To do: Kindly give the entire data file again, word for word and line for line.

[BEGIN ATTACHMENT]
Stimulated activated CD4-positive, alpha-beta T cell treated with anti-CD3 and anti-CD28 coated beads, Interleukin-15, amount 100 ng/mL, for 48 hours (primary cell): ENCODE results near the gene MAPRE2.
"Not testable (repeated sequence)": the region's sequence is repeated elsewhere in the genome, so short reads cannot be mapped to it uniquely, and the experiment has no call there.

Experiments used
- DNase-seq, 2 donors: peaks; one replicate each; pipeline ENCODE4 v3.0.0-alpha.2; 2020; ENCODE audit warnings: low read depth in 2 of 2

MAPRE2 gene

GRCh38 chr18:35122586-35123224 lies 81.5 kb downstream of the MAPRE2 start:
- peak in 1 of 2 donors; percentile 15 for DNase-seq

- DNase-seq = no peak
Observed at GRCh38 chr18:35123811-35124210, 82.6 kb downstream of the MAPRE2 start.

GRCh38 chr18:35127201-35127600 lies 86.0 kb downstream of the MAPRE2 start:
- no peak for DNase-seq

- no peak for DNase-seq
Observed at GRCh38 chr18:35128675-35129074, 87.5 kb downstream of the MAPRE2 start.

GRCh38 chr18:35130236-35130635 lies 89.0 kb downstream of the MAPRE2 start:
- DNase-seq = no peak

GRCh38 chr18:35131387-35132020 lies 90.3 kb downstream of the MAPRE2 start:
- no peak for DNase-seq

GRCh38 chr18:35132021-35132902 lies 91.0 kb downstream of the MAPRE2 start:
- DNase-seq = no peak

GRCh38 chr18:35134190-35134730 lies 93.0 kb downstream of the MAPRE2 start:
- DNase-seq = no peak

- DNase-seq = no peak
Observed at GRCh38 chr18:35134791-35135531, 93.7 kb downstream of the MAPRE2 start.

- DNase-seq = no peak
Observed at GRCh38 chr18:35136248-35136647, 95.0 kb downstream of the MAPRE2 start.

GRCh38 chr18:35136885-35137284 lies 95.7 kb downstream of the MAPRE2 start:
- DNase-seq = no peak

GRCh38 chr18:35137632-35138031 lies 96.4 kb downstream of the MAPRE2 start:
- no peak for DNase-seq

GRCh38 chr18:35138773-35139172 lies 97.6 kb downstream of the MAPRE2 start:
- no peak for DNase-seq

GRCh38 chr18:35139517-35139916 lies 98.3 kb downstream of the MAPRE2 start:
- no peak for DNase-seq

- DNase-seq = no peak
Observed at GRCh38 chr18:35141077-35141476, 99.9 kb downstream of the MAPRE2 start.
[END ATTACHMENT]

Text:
Stimulated activated CD4-positive, alpha-beta T cell treated with anti-CD3 and anti-CD28 coated beads, Interleukin-15, amount 100 ng/mL, for 48 hours (primary cell): ENCODE results near the gene MAPRE2.
"Not testable (repeated sequence)": the region's sequence is repeated elsewhere in the genome, so short reads cannot be mapped to it uniquely, and the experiment has no call there.

Experiments used
- DNase-seq, 2 donors: peaks; one replicate each; pipeline ENCODE4 v3.0.0-alpha.2; 2020; ENCODE audit warnings: low read depth in 2 of 2

MAPRE2 gene

GRCh38 chr18:35122586-35123224 lies 81.5 kb downstream of the MAPRE2 start:
- peak in 1 of 2 donors; percentile 15 for DNase-seq

- DNase-seq = no peak
Observed at GRCh38 chr18:35123811-35124210, 82.6 kb downstream of the MAPRE2 start.

GRCh38 chr18:35127201-35127600 lies 86.0 kb downstream of the MAPRE2 start:
- no peak for DNase-seq

- no peak for DNase-seq
Observed at GRCh38 chr18:35128675-35129074, 87.5 kb downstream of the MAPRE2 start.

GRCh38 chr18:35130236-35130635 lies 89.0 kb downstream of the MAPRE2 start:
- DNase-seq = no peak

GRCh38 chr18:35131387-35132020 lies 90.3 kb downstream of the MAPRE2 start:
- no peak for DNase-seq

GRCh38 chr18:35132021-35132902 lies 91.0 kb downstream of the MAPRE2 start:
- DNase-seq = no peak

GRCh38 chr18:35134190-35134730 lies 93.0 kb downstream of the MAPRE2 start:
- DNase-seq = no peak

- DNase-seq = no peak
Observed at GRCh38 chr18:35134791-35135531, 93.7 kb downstream of the MAPRE2 start.

- DNase-seq = no peak
Observed at GRCh38 chr18:35136248-35136647, 95.0 kb downstream of the MAPRE2 start.

GRCh38 chr18:35136885-35137284 lies 95.7 kb downstream of the MAPRE2 start:
- DNase-seq = no peak

GRCh38 chr18:35137632-35138031 lies 96.4 kb downstream of the MAPRE2 start:
- no peak for DNase-seq

GRCh38 chr18:35138773-35139172 lies 97.6 kb downstream of the MAPRE2 start:
- no peak for DNase-seq

GRCh38 chr18:35139517-35139916 lies 98.3 kb downstream of the MAPRE2 start:
- no peak for DNase-seq

- DNase-seq = no peak
Observed at GRCh38 chr18:35141077-35141476, 99.9 kb downstream of the MAPRE2 start.